Getting ready for a hike? Make sure you have the ten essentials! Here's a printable checklist to help you make sure you've got everything you need. (Use the printer icon on this page for the best results.)
The headings for this list were adapted from Mountaineering: Freedom of the Hills, published by Mountaineers Books.
GPS is nice, but a map and compass are better -- their batteries will never die.
Sunglasses are a must -- get polarized lenses for the best, glare-free view. Don't ditch them on winter days -- you could go snow-blind. For sun protection, either keep your skin covered or coat it with sunscreen.
Dress in layers to match current and predicted conditions, then pack at least one more layer just in case.
Carry a headlamp and extra batteries. (I carry a second ultra-tiny, ultralight headlamp to use while changing my main headlamp's batteries.)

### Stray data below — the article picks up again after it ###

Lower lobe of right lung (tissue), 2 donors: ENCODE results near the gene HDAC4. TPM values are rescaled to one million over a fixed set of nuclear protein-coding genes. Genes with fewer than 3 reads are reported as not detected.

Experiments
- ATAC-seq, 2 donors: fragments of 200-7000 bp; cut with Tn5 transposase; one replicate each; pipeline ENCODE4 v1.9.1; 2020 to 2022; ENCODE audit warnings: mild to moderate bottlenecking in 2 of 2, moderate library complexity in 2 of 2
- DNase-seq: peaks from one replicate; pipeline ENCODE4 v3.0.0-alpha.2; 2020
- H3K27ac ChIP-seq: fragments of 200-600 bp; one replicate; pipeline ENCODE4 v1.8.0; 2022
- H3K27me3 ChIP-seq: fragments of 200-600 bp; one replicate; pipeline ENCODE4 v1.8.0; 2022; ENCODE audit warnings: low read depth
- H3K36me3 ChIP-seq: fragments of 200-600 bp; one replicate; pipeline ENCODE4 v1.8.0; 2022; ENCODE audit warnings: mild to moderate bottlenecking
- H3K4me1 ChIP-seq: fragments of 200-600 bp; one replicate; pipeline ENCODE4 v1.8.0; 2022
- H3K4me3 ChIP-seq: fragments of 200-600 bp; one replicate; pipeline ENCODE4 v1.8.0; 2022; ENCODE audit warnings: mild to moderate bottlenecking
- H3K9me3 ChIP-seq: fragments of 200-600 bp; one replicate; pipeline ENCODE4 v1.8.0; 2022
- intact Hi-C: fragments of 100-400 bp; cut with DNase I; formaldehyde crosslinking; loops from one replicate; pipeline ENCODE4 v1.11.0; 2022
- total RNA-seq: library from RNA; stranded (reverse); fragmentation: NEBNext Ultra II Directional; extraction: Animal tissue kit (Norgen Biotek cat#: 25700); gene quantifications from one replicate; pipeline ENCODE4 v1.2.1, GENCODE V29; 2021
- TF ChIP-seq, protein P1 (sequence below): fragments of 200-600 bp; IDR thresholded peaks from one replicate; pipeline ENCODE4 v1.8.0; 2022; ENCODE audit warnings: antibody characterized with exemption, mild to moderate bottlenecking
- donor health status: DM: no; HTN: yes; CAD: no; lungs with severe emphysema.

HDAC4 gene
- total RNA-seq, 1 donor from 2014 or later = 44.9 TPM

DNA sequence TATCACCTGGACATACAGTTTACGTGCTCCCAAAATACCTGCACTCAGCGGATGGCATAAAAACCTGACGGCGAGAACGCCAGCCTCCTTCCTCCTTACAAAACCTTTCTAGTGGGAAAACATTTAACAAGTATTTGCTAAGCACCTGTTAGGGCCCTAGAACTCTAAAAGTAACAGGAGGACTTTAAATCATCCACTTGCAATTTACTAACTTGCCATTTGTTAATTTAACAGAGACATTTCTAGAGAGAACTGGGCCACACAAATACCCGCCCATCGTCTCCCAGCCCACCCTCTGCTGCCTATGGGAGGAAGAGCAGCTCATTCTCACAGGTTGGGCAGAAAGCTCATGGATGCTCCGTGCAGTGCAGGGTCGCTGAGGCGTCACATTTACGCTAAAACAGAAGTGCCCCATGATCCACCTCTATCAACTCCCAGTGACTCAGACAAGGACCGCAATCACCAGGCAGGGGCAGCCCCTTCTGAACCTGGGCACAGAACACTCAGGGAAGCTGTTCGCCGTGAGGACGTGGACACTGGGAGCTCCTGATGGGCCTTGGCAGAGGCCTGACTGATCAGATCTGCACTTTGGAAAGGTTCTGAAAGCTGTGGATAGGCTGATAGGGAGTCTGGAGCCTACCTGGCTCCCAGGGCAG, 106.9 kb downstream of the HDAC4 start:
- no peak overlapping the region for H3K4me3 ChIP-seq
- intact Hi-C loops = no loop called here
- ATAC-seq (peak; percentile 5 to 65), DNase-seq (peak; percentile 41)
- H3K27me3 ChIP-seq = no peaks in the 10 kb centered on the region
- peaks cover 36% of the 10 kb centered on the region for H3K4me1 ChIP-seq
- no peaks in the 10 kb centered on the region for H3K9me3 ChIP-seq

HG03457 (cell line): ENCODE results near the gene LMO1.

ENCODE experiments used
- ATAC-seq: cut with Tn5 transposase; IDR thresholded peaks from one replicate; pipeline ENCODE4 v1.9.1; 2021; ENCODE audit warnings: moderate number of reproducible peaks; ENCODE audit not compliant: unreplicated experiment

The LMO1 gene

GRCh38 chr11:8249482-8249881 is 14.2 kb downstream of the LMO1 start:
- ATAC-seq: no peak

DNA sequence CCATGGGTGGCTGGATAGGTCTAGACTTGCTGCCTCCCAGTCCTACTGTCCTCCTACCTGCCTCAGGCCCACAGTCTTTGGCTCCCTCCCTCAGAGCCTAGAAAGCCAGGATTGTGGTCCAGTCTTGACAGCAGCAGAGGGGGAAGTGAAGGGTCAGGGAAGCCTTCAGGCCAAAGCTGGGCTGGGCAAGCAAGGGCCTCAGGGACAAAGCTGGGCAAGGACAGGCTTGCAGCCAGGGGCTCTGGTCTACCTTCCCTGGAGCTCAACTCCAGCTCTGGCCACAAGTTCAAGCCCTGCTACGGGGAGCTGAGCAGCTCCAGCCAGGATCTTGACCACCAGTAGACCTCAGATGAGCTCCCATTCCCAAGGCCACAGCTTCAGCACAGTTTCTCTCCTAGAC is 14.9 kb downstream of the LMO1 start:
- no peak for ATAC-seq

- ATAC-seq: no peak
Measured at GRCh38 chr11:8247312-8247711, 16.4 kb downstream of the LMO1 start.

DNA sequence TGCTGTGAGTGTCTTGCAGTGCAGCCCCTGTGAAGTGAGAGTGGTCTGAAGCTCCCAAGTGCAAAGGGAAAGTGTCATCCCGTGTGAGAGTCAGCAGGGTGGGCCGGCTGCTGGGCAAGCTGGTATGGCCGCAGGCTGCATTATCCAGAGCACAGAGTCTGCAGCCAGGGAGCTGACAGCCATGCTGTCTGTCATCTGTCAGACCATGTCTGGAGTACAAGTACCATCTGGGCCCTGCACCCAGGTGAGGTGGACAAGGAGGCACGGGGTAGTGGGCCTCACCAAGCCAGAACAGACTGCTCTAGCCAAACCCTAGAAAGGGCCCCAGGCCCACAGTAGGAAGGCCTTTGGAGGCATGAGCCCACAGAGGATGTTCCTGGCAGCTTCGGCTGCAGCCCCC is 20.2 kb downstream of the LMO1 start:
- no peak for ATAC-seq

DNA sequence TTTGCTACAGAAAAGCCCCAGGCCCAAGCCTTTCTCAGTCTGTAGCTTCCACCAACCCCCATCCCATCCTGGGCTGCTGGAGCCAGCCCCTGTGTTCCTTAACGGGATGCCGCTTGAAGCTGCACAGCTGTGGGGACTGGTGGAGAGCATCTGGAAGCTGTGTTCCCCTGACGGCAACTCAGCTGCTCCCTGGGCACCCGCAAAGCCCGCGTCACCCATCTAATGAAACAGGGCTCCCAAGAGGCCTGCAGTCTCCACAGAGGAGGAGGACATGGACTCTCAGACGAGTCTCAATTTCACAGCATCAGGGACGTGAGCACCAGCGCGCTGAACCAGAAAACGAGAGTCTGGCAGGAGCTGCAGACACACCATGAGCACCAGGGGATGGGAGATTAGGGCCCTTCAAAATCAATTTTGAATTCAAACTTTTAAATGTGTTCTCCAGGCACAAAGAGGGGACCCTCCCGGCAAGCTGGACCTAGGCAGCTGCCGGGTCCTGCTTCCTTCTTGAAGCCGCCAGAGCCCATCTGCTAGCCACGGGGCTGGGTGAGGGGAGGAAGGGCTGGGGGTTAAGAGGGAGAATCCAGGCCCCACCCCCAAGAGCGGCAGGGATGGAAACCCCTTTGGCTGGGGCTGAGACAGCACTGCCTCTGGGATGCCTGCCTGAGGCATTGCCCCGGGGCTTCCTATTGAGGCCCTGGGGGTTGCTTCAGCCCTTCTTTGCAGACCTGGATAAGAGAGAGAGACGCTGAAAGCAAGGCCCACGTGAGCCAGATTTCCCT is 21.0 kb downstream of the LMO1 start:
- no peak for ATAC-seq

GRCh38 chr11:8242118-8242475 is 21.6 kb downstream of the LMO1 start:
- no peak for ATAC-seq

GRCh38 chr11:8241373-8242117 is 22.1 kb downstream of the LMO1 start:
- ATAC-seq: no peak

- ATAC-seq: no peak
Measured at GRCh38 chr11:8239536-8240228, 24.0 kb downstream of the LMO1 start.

What you actually carry depends on where you're going and what you're comfortable using. I don't claim to be any sort of medical professional, but here's what my kit starts with:
- SAM splint and wrap
- Adhesive bandages (a few small, a few large)
- Antibiotic ointment
- Antiseptic (usually single-serve alcohol wipes)
- Trauma/burn dressings
Waterproof matches are okay. A waterproof lighter that's clear (for monitoing fuel levels) and refillable is better. Bring firestarters (premade kindling) too.
Repair Kit and Tools
Start with a knife and duct tape. Add appropriate repair materials for anything with moving parts or that needs to be set up/taken down or inflated/deflated.
MREs, trail mix and candy bars are a good start, but you can always make your own emergency munchies if you're feeling ambitious.
If there's a source of water along the trail, carry water purification tablets or a filter. If there's no water source, you'll just have to carry enough water to last you for the hike.
Start with a foil "space blanket" or large garbage bag. (I usually carry both.)